CONSUMER ELECTRONICS SHOW: CNET editors cover the Next Big Thing
Video, more video, and VoIP:
CES 2005 spawned software for the hardware you love
By Lindsey Turrentine
(January 10, 2005)
It's a no-brainer: to run consumer software, you need a PC. But to use the software we found at CES 2005, you'll need much more.
True to CES's consumer electronics and home entertainment bent, this year's CES software announcements made impressive inroads into the land of streaming media and home networking, pushing TV, music, and photos out to all kinds of nontraditional devices. And as we predicted, VoIP made its presence known in a big, big way in Las Vegas last week, pairing new IP phone hardware with cheaper and more flexible service plans.
But perhaps the most interesting development of the show is that most software and services announced at CES relied on seamless integration with hardware, from phones to cameras to televisions. Even Bill Gates's keynote highlighted only those versions of Windows that serve up multimedia content or run embedded on digital entertainment devices. Is software on its deathbed? Probably not, but from what we're seeing, you could probably live the rest of your life without purchasing boxed software.
Windows Media Center's ripple effect
Now that Windows Media Center has been on the market for some time (if not, quite yet, in living rooms around the world), competing and complementary products are springing up left and right. One of our CNET Next Big Thing Award winners, Orb Networks Orb, does the seemingly impossible: it streams digital content stored on your PC straight out to your Internet-connected devices, cell phones and PDAs included. In other words, if you already own a Media Center PC or similar, you can view your snapshots and watch your season-long collection of Lost from anywhere in the world.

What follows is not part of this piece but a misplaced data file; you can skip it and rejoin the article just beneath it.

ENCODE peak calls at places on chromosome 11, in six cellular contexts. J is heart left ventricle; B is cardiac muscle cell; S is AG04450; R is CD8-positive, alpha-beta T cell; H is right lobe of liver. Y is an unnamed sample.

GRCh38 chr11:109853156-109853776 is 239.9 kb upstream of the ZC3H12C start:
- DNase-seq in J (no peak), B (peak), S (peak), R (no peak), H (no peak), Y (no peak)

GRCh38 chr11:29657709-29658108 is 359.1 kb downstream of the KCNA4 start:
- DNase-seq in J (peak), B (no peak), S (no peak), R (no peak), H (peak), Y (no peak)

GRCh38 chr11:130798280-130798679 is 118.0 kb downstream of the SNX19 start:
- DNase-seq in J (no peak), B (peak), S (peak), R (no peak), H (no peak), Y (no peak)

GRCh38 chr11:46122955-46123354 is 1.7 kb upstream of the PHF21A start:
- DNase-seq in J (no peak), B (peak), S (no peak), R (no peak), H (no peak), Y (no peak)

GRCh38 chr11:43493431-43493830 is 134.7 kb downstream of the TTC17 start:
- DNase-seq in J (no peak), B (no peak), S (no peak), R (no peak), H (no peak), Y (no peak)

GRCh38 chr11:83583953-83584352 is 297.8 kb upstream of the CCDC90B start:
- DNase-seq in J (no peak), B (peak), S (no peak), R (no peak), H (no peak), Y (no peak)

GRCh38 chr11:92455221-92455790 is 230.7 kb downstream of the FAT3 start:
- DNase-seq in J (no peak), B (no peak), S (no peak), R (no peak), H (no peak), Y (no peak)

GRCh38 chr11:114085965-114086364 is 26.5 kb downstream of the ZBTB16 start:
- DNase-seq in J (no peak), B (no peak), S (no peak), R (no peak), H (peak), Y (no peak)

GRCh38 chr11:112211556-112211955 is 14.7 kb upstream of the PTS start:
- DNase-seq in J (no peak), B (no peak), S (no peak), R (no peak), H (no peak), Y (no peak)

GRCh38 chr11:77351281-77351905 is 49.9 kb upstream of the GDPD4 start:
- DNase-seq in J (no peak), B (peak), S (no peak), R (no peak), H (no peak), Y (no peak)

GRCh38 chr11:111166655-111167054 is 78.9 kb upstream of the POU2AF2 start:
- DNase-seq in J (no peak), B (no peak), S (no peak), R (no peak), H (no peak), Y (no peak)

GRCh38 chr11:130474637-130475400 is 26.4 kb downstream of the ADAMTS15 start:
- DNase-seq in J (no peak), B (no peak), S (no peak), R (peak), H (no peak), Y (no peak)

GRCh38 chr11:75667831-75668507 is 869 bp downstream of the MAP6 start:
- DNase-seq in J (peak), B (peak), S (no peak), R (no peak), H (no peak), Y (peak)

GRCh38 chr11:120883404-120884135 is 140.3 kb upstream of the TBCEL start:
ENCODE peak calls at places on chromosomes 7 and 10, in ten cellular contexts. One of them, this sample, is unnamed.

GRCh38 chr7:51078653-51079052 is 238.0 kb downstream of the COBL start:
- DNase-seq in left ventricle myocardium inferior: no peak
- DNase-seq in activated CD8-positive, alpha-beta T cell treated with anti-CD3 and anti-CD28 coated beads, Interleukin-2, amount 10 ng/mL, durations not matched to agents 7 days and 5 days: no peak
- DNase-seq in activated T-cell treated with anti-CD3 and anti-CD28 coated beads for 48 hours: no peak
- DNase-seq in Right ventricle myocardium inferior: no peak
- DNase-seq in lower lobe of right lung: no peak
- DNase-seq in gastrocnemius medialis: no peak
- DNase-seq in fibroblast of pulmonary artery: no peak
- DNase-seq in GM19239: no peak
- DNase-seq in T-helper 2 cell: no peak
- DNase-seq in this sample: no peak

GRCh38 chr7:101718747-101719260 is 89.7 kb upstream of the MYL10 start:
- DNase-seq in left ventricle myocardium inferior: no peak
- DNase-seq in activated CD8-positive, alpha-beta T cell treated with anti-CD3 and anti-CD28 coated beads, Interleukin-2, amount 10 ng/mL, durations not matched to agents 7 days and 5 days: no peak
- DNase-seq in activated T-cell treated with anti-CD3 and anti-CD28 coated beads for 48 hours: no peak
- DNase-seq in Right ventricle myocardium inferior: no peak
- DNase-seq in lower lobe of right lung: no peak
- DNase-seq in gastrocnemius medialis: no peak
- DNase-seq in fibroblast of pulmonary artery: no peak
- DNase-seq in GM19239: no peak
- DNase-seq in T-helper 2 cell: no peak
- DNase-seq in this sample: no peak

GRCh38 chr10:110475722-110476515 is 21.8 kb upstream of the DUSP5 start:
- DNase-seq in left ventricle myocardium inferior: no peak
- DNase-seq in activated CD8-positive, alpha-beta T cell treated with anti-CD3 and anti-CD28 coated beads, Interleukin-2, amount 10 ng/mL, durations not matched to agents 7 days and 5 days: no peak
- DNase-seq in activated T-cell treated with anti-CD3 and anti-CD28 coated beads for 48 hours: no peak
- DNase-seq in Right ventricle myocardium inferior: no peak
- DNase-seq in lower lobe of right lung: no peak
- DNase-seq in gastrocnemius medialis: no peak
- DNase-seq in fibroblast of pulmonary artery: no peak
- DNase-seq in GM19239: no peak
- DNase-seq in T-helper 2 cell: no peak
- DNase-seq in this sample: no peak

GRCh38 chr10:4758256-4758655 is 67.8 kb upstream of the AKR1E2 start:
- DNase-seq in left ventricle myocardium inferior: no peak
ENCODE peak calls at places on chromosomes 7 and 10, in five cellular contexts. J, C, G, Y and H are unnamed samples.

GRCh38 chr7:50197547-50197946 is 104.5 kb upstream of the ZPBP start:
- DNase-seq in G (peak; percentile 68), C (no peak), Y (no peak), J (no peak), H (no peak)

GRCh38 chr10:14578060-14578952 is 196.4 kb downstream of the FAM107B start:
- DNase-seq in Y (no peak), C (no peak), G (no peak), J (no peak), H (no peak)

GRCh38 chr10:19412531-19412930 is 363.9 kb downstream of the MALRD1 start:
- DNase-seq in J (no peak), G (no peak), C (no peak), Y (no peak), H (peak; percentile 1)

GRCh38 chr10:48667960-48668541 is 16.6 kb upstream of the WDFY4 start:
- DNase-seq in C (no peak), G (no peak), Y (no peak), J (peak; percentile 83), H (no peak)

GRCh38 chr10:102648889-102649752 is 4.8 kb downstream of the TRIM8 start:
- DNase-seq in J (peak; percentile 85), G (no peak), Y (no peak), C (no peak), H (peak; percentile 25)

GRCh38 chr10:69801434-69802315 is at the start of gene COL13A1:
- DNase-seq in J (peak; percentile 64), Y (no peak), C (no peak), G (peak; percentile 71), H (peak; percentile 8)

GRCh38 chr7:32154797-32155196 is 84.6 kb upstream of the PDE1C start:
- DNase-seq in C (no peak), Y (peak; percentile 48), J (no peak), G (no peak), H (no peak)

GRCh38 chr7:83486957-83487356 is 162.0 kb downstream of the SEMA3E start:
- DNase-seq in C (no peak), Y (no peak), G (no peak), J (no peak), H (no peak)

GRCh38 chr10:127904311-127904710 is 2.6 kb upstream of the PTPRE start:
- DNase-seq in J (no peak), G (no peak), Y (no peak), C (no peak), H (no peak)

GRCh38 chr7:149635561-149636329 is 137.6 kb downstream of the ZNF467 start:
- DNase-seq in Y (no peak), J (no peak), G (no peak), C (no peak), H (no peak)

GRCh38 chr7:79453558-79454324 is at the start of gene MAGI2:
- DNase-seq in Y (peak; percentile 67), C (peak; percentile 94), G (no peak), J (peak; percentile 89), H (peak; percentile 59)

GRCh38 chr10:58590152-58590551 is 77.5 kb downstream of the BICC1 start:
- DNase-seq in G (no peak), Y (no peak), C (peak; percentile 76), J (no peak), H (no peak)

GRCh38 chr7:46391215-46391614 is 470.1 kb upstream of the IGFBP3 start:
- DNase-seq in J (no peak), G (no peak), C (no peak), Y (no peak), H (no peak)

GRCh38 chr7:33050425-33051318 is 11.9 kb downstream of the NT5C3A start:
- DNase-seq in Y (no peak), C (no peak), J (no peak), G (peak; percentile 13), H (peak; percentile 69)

At CES, we also checked out Meedio TV and SnapStream Beyond Media, both alternatives to Windows Media Center with one huge advantage: they don't require the purchase of a new PC.
If you don't know what VoIP is yet, wait five minutes. Internet companies such as Vonage want you making phone calls through your broadband connection within the next year, Ma Bell be damned, and they used CES as a lure. Perhaps the most interesting VoIP application was a new breed of Wi-Fi VoIP phone created to take advantage of commercial Internet calling services such as Vonage. A consumer-friendly-looking, candy bar-style phone, the UT Starcomm F1000, for example, will start shipping this spring packaged with service from Vonage and other VoIP carriers. Wi-Fi phones aren't new--industrial versions have existed for years--but this one comes with purse- and living-room-friendly trimmings; it coughs up changeable ringtones, three-way calling, and call waiting. But here's the rub: this phone lets you take your home phone number with you and simply uses your $25 VoIP plan from anywhere there's an open hot spot.
Of course, the world isn't yet plastered with hot spots, so you won't be replacing your cell phone any time soon. But a Wi-Fi phone would be a great alternative to a home cordless phone and useful for, say, taking your home phone with you to work.
And UT Starcomm wasn't alone in the VoIP vanguard. VoIP video phones made the rounds, the most stylish of which was the ouch-expensive $799 Motorola Ojo, which serves up video calls free.
Where we went wrong
No one's perfect. So when we predicted that free software would make a comeback at CES, we knew we might be wrong. We were. Last week, we saw no free software at all. CES was all about entertainment, which doesn't come cheap. Especially in Vegas, baby.
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